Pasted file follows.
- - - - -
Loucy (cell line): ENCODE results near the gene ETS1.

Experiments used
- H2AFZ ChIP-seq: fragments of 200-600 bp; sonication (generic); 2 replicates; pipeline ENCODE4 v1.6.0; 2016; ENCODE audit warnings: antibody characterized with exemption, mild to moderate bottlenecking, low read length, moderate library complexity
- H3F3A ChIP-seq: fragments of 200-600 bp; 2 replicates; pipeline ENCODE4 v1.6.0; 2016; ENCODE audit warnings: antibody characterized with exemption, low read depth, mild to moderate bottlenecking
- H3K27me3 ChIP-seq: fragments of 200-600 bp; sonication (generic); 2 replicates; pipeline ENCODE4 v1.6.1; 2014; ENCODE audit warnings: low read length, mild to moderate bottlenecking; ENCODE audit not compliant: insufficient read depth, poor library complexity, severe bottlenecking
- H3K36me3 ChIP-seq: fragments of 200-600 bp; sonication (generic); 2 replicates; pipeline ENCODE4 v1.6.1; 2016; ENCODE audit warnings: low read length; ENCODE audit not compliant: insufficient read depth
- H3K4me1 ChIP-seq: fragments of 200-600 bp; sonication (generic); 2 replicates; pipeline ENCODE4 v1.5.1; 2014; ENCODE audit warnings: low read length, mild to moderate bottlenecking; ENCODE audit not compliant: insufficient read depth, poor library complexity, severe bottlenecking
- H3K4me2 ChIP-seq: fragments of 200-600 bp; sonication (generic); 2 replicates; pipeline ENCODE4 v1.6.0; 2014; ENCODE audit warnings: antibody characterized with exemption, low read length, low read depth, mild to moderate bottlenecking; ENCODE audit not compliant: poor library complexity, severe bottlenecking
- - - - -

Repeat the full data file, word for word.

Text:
Loucy (cell line): ENCODE results near the gene ETS1.

Experiments used
- H2AFZ ChIP-seq: fragments of 200-600 bp; sonication (generic); 2 replicates; pipeline ENCODE4 v1.6.0; 2016; ENCODE audit warnings: antibody characterized with exemption, mild to moderate bottlenecking, low read length, moderate library complexity
- H3F3A ChIP-seq: fragments of 200-600 bp; 2 replicates; pipeline ENCODE4 v1.6.0; 2016; ENCODE audit warnings: antibody characterized with exemption, low read depth, mild to moderate bottlenecking
- H3K27me3 ChIP-seq: fragments of 200-600 bp; sonication (generic); 2 replicates; pipeline ENCODE4 v1.6.1; 2014; ENCODE audit warnings: low read length, mild to moderate bottlenecking; ENCODE audit not compliant: insufficient read depth, poor library complexity, severe bottlenecking
- H3K36me3 ChIP-seq: fragments of 200-600 bp; sonication (generic); 2 replicates; pipeline ENCODE4 v1.6.1; 2016; ENCODE audit warnings: low read length; ENCODE audit not compliant: insufficient read depth
- H3K4me1 ChIP-seq: fragments of 200-600 bp; sonication (generic); 2 replicates; pipeline ENCODE4 v1.5.1; 2014; ENCODE audit warnings: low read length, mild to moderate bottlenecking; ENCODE audit not compliant: insufficient read depth, poor library complexity, severe bottlenecking
- H3K4me2 ChIP-seq: fragments of 200-600 bp; sonication (generic); 2 replicates; pipeline ENCODE4 v1.6.0; 2014; ENCODE audit warnings: antibody characterized with exemption, low read length, low read depth, mild to moderate bottlenecking; ENCODE audit not compliant: poor library complexity, severe bottlenecking